A decision recently handed down by the Massachusetts Supreme Judicial Court will result in a more rigid application of the state’s Wage Act and render violations more costly for employers.  In the case of Reuter v. City of Methuen, No. SJC-13121 (Mass. April 4, 2022), the Court ruled that when an employer terminates an employee and fails to pay them accrued wages on the day of discharge, as required by the Wage Act, the employer immediately becomes liable for treble the amount of the unpaid wages.  In effect, any employee paid late—regardless of the reason for the delay and even if the wages were subsequently paid by the employer—is now entitled to three times the total amount of wages in question.  This includes honest payroll errors and even good faith disputes over what an employee may be owed.  The decision overturns 20 years of guidance from the lower courts which limited damages for violations to three times the interest owed on the delayed wages when an employer pays the late wages prior to the employee filing a complaint in court.  With this ruling, the need for employers to strictly comply with the Wage Act when terminating employees has become much more important.  Employers must ensure that any and all unpaid wages are calculated correctly and paid in a timely manner on the date of discharge.  Failure to do so will expose the employer to strict liability for three times the amount of unpaid wages and the employee’s attorney’s fees.  It remains unseen whether this change will apply retroactively or to other violations of the Wage Act.    

   

Massachusetts Child Labor Law Reminder

As seasonal businesses begin reopening in the coming months, thousands of jobs are set to be filled by the Commonwealth’s youth.  RAM is therefore reminding members to familiarize themselves with the state’s child labor laws.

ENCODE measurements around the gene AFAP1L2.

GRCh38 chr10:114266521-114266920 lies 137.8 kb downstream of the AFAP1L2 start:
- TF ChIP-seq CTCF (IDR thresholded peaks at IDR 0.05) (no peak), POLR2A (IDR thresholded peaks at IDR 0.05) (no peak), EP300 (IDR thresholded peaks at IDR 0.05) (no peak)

In Massachusetts, children under 14 may not work, with certain very limited exceptions.  All workers ages 14-18 are required to obtain a Youth Employment Permit prior to employment.  Employers must keep the original work permit at the child’s workplace as long as the child works there or until the minor reaches age 18.  Minors 14 and 15 years of age must have their doctor complete a Physician’s Certificate of Health within the previous 12 months of the date the minor applies for a work permit.
 
Convictions for employing, inducing, or permitting any minor to work in violation of child labor laws are subject to a criminal fine of $500-$5,000 and/or up to one month in prison for each offense.  In addition, civil citations for child labor law violations may be issued in amounts of up to $250 for a first offense, $500 for a second offense, and up to $2,500 for a third and subsequent offense, including up to three years of past violations.
 
For a complete list of restrictions contained in the law please visit the Attorney General’s website.

 

 

 

  

RAMHIC Offerings for 2022  

RAMHIC continues to partner with Blue Cross Blue Shield of Massachusetts to offer members access to the carrier's entire portfolio of high quality, small group health insurance plans.  

New in 2022, all members purchasing their health insurance coverage through the cooperative will also receive an expanded list of ancillary benefits, provided by RAM free of charge. 

Please see our brochure for more detail on the expanded 2022 benefit package.  Specific information regarding each benefit may be found below: 
For more information please visit the RAMHIC page of our website.